Chemistry- JIB Organic Chemistry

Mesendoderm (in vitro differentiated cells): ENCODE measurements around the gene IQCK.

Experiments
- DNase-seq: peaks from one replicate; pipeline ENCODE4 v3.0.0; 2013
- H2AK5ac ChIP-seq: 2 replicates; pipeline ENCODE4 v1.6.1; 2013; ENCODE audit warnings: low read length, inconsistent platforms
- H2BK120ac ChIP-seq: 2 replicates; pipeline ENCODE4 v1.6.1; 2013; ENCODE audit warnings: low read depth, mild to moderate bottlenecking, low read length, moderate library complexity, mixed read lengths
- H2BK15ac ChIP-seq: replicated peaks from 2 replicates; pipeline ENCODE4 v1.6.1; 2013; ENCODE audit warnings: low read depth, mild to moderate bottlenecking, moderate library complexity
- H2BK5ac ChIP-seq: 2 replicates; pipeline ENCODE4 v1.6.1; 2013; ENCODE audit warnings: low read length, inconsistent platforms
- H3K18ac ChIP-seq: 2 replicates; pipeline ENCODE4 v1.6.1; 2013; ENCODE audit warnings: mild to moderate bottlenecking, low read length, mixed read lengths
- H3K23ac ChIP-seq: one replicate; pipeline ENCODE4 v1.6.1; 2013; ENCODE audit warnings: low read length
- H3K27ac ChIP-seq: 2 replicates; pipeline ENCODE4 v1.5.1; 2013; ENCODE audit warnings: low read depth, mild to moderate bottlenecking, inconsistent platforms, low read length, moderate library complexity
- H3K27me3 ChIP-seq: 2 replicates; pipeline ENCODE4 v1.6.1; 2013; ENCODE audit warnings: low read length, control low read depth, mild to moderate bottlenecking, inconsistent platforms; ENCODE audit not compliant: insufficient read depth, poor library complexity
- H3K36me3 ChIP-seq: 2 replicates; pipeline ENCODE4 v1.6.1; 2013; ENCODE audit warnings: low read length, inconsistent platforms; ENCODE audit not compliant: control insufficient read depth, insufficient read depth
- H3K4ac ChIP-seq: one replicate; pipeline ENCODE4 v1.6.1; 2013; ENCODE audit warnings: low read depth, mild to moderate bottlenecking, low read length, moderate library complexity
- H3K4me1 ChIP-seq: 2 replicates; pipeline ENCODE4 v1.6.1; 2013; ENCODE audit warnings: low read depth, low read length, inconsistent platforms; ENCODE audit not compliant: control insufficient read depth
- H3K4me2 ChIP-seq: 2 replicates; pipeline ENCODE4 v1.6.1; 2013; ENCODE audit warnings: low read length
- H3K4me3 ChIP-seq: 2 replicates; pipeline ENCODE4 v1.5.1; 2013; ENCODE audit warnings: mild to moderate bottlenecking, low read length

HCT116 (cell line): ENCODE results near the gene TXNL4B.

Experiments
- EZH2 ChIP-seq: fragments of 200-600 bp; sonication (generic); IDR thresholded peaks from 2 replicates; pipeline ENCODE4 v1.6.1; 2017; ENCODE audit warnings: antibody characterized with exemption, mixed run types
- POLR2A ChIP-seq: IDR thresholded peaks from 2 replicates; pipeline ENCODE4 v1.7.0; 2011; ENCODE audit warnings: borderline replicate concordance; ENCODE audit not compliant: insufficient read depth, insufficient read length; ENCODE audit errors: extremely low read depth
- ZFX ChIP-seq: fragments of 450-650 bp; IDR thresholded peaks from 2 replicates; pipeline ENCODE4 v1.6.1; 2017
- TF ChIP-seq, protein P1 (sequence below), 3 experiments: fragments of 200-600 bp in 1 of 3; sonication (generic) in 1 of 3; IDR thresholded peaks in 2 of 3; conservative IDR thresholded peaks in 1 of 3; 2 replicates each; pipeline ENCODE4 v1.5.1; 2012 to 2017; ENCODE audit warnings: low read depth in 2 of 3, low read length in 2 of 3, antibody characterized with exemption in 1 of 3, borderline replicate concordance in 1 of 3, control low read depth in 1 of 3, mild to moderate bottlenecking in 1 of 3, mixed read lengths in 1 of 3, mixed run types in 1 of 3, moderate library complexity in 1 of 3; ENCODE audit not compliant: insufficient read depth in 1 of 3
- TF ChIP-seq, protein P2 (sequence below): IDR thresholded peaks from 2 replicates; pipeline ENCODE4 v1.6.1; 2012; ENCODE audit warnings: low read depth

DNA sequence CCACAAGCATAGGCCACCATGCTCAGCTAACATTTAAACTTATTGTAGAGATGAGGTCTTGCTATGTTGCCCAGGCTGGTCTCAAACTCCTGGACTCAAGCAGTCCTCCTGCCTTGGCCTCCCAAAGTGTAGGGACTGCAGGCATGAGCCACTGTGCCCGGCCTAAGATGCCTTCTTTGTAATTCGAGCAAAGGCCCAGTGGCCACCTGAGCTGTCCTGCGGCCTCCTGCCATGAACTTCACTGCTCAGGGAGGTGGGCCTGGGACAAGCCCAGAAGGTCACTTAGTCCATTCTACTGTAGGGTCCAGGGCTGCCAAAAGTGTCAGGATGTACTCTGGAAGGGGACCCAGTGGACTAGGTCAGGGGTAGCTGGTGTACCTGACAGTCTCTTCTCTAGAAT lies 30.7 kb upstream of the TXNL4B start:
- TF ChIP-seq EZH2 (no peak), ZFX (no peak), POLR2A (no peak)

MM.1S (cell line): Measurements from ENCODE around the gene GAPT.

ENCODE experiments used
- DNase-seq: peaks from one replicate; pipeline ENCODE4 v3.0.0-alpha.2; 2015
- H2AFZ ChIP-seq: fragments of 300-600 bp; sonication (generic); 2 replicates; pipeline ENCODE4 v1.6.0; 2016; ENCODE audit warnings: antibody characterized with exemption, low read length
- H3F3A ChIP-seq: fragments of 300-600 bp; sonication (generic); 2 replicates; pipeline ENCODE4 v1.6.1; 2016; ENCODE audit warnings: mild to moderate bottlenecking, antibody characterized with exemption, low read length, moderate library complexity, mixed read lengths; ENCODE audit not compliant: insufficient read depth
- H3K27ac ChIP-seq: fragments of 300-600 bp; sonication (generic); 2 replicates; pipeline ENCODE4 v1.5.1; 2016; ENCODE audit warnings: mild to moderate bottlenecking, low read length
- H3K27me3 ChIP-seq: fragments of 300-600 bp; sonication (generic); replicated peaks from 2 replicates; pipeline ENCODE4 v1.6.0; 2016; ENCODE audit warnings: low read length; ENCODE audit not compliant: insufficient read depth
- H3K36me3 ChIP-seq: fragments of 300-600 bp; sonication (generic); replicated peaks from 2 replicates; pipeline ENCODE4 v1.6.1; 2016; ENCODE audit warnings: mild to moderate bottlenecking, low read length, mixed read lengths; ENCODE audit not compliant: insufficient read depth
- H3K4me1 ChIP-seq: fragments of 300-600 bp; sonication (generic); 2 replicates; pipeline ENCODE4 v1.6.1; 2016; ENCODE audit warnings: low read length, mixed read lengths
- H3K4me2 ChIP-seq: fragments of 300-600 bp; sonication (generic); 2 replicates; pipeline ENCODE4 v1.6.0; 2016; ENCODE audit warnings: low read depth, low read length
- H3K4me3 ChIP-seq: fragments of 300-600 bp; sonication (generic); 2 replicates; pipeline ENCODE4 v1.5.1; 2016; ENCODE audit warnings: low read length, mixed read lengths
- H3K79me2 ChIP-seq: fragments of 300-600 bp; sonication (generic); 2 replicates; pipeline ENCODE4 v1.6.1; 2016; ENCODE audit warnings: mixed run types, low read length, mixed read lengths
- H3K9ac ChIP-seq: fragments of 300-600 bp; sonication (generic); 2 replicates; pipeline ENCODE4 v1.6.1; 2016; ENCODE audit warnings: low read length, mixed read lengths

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<ul><li> Unit 6: Organic Chemistry <ul><li>Cover introduction, alkanes, &amp; cycloalkanes </li></ul><ul><li>There will be two quizzes </li></ul></li> <li> Standards Covered Today: <ul><li>1. Describe the features of a homologous series. </li></ul><ul><li>2. State names and draw structural formulas for organic compounds using the IUPAC Naming System. </li></ul><ul><li>3. Draw structural formulas and state names of non-cyclic (straight chain) alkanes up to C 10 , including isomers. </li></ul><ul><li>4. Draw structural formulas and state names of cyclic structures up to C 10 </li></ul></li> <li> Introduction <ul><li>In all organic compounds, </li></ul><ul><li><ul><li>all carbon atoms must make four bonds, </li></ul></li></ul><ul><li><ul><li>all oxygen atoms must make two bonds, </li></ul></li></ul><ul><li><ul><li>all nitrogen atoms must make three bonds, </li></ul></li></ul><ul><li><ul><li>all hydrogen atoms must make one bond, </li></ul></li></ul><ul><li><ul><li>and all halogens must make one bond. </li></ul></li></ul></li> <li> Names of Structures <ul><li>Lewis Structures </li></ul><ul><li>Structural Formulas </li></ul><ul><li>Condensed Formulas &amp; Structures </li></ul><ul><li>Line Structures </li></ul>C 6 H 14 or CH 3 (CH 2 ) 4 CH 3 </li> <li> Notes on Structures <ul><li>Structural Formula: shows all bonds including hydrogen </li></ul><ul><li>Condensed Formula: These are generally written without lines indicating bonds, or showing lone pairs, and parentheses are used for identical groups. </li></ul><ul><li>Line Formula: Bonds are represented by lines, carbon atoms are assumed to be present at the start and finish of a line. </li></ul><ul><li><ul><li>Nitrogen, oxygen and halogens are labeled, but hydrogens are only shown when bonded to a drawn atom. </li></ul></li></ul><ul><li><ul><li>Each atom is assumed to have sufficient hydrogen atoms around it to make it neutral. </li></ul></li></ul></li> <li> Isomers <ul><li>Draw a structural formula for C 4 H 10 </li></ul><ul><li>An isomer is a compound that has the same molecular formula as another. </li></ul><ul><li>Structural Isomers : these are isomers that differ in their bonding sequence. They have different bond connectivity. </li></ul></li> <li> Introduction to Nomenclature of Organic Molecules <ul><li>Four Categories: </li></ul><ul><li><ul><li>Alkanes </li></ul></li></ul><ul><li><ul><li>Alkenes </li></ul></li></ul><ul><li><ul><li>Alkynes </li></ul></li></ul><ul><li><ul><li>Cyclic Structures </li></ul></li></ul></li> <li> Alkanes <ul><li>Alkanes are the simplest organic molecules, they only contain C and hydrogen, and only contain single bonds. </li></ul><ul><li><ul><li>Considered to be hydrocarbons </li></ul></li></ul><ul><li>Compounds that have the maximum number of bonded hydrogens, are said to be saturated. </li></ul><ul><li><ul><li>Therefore, alkanes are the most saturated compounds </li></ul></li></ul><ul><li>General Formula: C n H 2n + 2 </li></ul></li> <li> Nomenclature for compounds <ul><li>The root name of the compound is based upon the number of carbon atoms in the longest continuous chain . </li></ul>Number of C atoms Root 1 Meth- 2 Eth- 3 Prop- 4 But- 5 Pent- 6 Hex- 7 Hept- 8 Oct- 9 Non- 10 Dec- </li> <li> <ul><li>Any series that differs only by an increasing number of CH 2 - groups is known as a homologous series . The individual members are said to be homologs of each other. </li></ul><ul><li><ul><li>The series must contain the same functional group. </li></ul></li></ul></li> <li> IUPAC Naming System: Alkanes <ul><li>1) Find the longest continuous chain of carbon atoms. This is the base name of the compound. </li></ul><ul><li>2) Number the longest chain beginning with the end nearest a substituent. </li></ul><ul><li>3) Name the substituent groups attached to the longest chain as alkyl groups. Also state the location of each alkyl group according to its numbered carbon on the main chain. </li></ul><ul><li>4) When two or more substituents are present, list them in alphabetical order. If two or more of the same alkyl groups are present, use the prefixes di-, tri- etc. to avoid repetition. </li></ul></li> <li> Alkane Nomenclature Examples <ul><li>1) </li></ul>3-methyl hexane <ul><li>If there are two chains of equal length, choose the chain that has the highest number of substituents. </li></ul></li> <li> <ul><li>Numbering starts at the end nearest a substituent so that the alkyl substituents have as low numbers as possible. </li></ul>Alkyl groups are named by replacing the ane suffix of the alkane name with yl. E.g. CH 3 CH 3 Ethane CH 3 CH 2 - Ethyl group CH 3 CH 2 CH 3 PropaneCH 3 CH 2 CH 2 - Propyl group </li> <li> <ul><li>Prefixes are used when there are more than one type of alkyl substituent. </li></ul><ul><li><ul><li>Di = 2 </li></ul></li></ul><ul><li><ul><li>Tri = 3 </li></ul></li></ul><ul><li><ul><li>Tetra = 4 </li></ul></li></ul><ul><li><ul><li>Penta = 5 </li></ul></li></ul><ul><li>The prefixes do not count when alphabetizing. </li></ul></li> <li> 3-ethyl-2,4,5-trimethylheptane </li> <li> Recognizing Types of Substitution </li> <li> Cycloalkanes <ul><li>Cycloalkanes are simply alkanes that are cyclic. </li></ul><ul><li><ul><li>Just add cyclo-before their name. </li></ul></li></ul><ul><li><ul><li>Notice the general formula for cycloalkanes is C n H 2n </li></ul></li></ul></li> <li> Two simple rules of cycloalkanes <ul><li>Rule A: Decide whether the cyclic or acyclic (non-cyclic) portion contains more carbons. This determines the base name. (Alkyl substituted cycloalkane or cycloalkane substituted alkane). </li></ul><ul><li>Rule B: Carbons are numbered to give the lowest numbers for substituted carbons. </li></ul></li> <li> <ul><li>Numbering starts at the most substituted carbon, and goes around in order to give the lowest numbers. </li></ul>1,1,3-trimethylcyclopentane <ul><li>When there are more acyclic than cyclic carbons, the cyclic part becomes a cycloalkyl substituent. </li></ul>4-cyclopropyl-3-methyloctane </li> <li> Complex Substituents <ul><li>These are named as follows: </li></ul><ul><li>(a) The base alkyl group is numbered staring with the carbon bonded to the main chain. </li></ul><ul><li>(b)The substituents are listed with the appropriate numbers, and parentheses are used to separate the substituent name. </li></ul></li> <li> Examples <ul><li>Draw structures for the following compounds: </li></ul><ul><li><ul><li>1.) 3-ethyl-3-methylpentane </li></ul></li></ul><ul><li><ul><li>2.) 3-methyl-5-propylnonane </li></ul></li></ul><ul><li><ul><li>3.) 2,2,4,4-tetramethylhexane </li></ul></li></ul><ul><li><ul><li>4.) pentylcyclohexane </li></ul></li></ul><ul><li><ul><li>5.) 2,3-dimethyl-4-propylnonane </li></ul></li></ul><ul><li>Give the IUPAC names of the following alkanes: </li></ul><ul><li><ul><li>1.) (CH 3 ) 2 CHCH 2 CH(C 2 H 5 )C(CH 3 ) 3 </li></ul></li></ul><ul><li><ul><li>2.) </li></ul></li></ul>3.) (CH 3 CH 2 ) 3 CH 4.) (CH 3 ) 2 CH(CH 2 ) 3 CH 3 </li> <li> Physical Properties of Alkanes <ul><li>Nonpolar </li></ul><ul><li>What type of intermolecular forces? </li></ul><ul><li>Since weak interactions.so low boiling point and melting point </li></ul><ul><li>As molecular weight increases, interactions increase </li></ul><ul><li>As interactions b/w molecules increase, so does the strength of the interactions. </li></ul><ul><li>So what conclusions can we make? </li></ul>Dispersion Forces </li> <li> <ul><li>The higher molecular weights.. </li></ul><ul><li>The more branches </li></ul>Leads to liquids, then solids More compact structure, surface area decreases Less contact between molecules, dispersion forces decrease, so lower boiling point </li> <li> Try these: <ul><li>Arrange in increasing boiling point: </li></ul><ul><li>CH 3 CH 2 CH 2 CH 3 , CH 3 CH 2 CH 2 CH 2 CH 2 CH 3 , CH 3 (CH 2 ) 8 CH 3 </li></ul><ul><li>CH 3 (CH 2 ) 6 CH 3 , CH 3 C(CH 3 ) 2 CH 2 CH(CH 3 ) 2 , </li></ul><ul><li>CH3CHCH3(CH 2 ) 4 CH 3 </li></ul><ul><li>c. 2-methyl butane, 2,2-dimethylpropane, pentane </li></ul></li> <li> <ul><li>Alkene and Alkyne Nomenclature </li></ul><ul><li>Make sure you study the different functional groups over the break (sheet of paper with table on it) </li></ul><ul><li>This will need to be memorized for the quiz and test. </li></ul><ul><li>Quiz when we get back! </li></ul></li> <li> Elements of Unsaturation <ul><li>A saturated hydrocarbon: C n H 2n+2 </li></ul><ul><li>Each multiple bond (and each ring) decreases the number of Hs by two. </li></ul><ul><li>Each of these is an element of unsaturation. </li></ul><ul><li>To calculate: find number of Hs if it were saturated, subtract the actual number of Hs, then divide by 2. </li></ul></li> <li> Propose a Structure for C 5 H 8 <ul><li>First calculate the number of elements of unsaturation. </li></ul><ul><li>Remember: </li></ul><ul><li><ul><li>A double bond is one element of unsaturation. </li></ul></li></ul><ul><li><ul><li>A ring is one element of unsaturation. </li></ul></li></ul><ul><li><ul><li>A triple bond is two elements of unsaturation. </li></ul></li></ul></li> <li> Alkene Nomenclature <ul><li>Parent is longest chain containing the double bond. </li></ul><ul><li>-ane changes to -ene. (or -diene, -triene) </li></ul><ul><li>Number the chain so that the double bond has the lowest possible number. </li></ul><ul><li>In a ring, the double bond is assumed to be between carbon 1 and carbon 2. </li></ul></li> <li> Try these: 1-butene 2-methyl-2-butene 3-methylcyclopentene 2-(1-methyl propyl)-1,3-cyclohexadiene 3-propyl-1-heptene </li> <li> Geometric Isomerism <ul><li>Similar groups on same side of double bond, alkene is cis. </li></ul><ul><li>Similar groups on opposite sides of double bond, alkene is trans. </li></ul>trans -2-pentene cis -1,2-dibromoethene </li> <li> Alkynes <ul><li>Alkynes contain a triple bond. </li></ul><ul><li>General formula is C n H 2n-2 </li></ul><ul><li>Two elements of unsaturation for each triple bond. </li></ul></li> <li> Alkyne Nomenclature <ul><li>Find the longest chain containing the triple bond. </li></ul><ul><li>Change -ane ending to -yne . </li></ul><ul><li>Number the chain, starting at the end closest to the triple bond. </li></ul><ul><li>Give branches or other substituents a number to locate their position. </li></ul></li> <li> Try these propyne 5-bromo-2-pentyne 3-methyl-1-hexyn-5-ene </li> <li> Practice Problems <ul><li>Two worksheets </li></ul></li> <li> Agenda <ul><li>Review of alkanes, alkenes, alkynes, &amp; cyclic structures </li></ul><ul><li>Nomenclature of Functional Groups </li></ul></li> <li> Alcohols <ul><li>Simple alcohols are named as derivatives of the parent alkane, using the suffix -ol , using the following simple rules: </li></ul><ul><li>Select the longest continuous carbon chain, containing the hydroxyl group, and derive the parent name by replacing the -e ending with -ol. </li></ul><ul><li>Number the carbon chain, beginning at the end nearest to the hydroxyl group. </li></ul><ul><li>Number the substituents and write the name, listing substituents alphabetically. </li></ul></li> <li> Alcohol Examples </li> <li> Ether Nomenclature <ul><li>Simple ethers are named either by identifying the two organic residues and adding the word ether . </li></ul>CH 3 OCH 3 Dimethyl ether CH 3 CH 2 OCH 2 CH 3 Diethyl ether </li> <li> Aldehydes Nomenclature <ul><li>Aldehydes are named by replacing the terminal -e of the parent alkane with the suffix -al </li></ul><ul><li>The parent chain selected must contain the carbonyl group. </li></ul><ul><li>Number the carbon chain, beginning at the end nearest to the carbonyl group. </li></ul></li> <li> Aldehyde Example methanal butanal 2-methyl butanal </li> <li> Ketone Nomenclature <ul><li>The suffix for ketones is -one. </li></ul><ul><li>The parent chain selected must contain the carbonyl group. </li></ul><ul><li>Number the carbon chain, beginning at the end nearest to the carbonyl group. </li></ul></li> <li> Ketone Examples 3-pentanone propanone 3-methyl-2-butanone </li> <li> Carboxylic Acid Nomenclature <ul><li>Simple carboxylic acids are named as derivatives of the parent alkane, using the suffix -oic acid </li></ul><ul><li>Select the longest continuous carbon chain, containing the carboxylic acid group, and derive the parent name by replacing the -e ending with -oic acid. </li></ul><ul><li>Number the carbon chain, beginning at the end nearest to the carboxylic acid group. </li></ul><ul><li>Number the substituents and write the name, listing substituents alphabetically. </li></ul><ul><li>Carboxylic acid substituents attached to rings are named using the suffix -carboxylic acid. </li></ul></li> <li> Carboxylic Acid Examples </li> <li> Ester Nomenclature <ul><li>Esters are named by replacing the terminal of end with the suffix -oate </li></ul><ul><li>The parent chain selected must contain the </li></ul><ul><li>Number the end of the carbon chain (after the second O), and give it an yl ending. </li></ul><ul><li>Practice Problems </li></ul></li> <li> Amine Nomenclature <ul><li>RNH 2 , R 2 NH, R 3 N </li></ul><ul><li>In amines, a nitrogen is bonded to one, two or three carbon atoms. </li></ul><ul><li>Practice Problems </li></ul></li> <li> Functional Groups as Isomers <ul><li>Some functional groups can exist as isomers of each other. </li></ul><ul><li>Example: C 4 H 8 O 2 </li></ul></li> <li> Try the following: </li> </ul>